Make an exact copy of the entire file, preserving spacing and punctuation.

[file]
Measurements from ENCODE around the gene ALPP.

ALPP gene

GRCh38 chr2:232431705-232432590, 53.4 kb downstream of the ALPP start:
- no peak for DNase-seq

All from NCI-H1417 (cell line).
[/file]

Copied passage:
Measurements from ENCODE around the gene ALPP.

ALPP gene

GRCh38 chr2:232431705-232432590, 53.4 kb downstream of the ALPP start:
- no peak for DNase-seq

All from NCI-H1417 (cell line).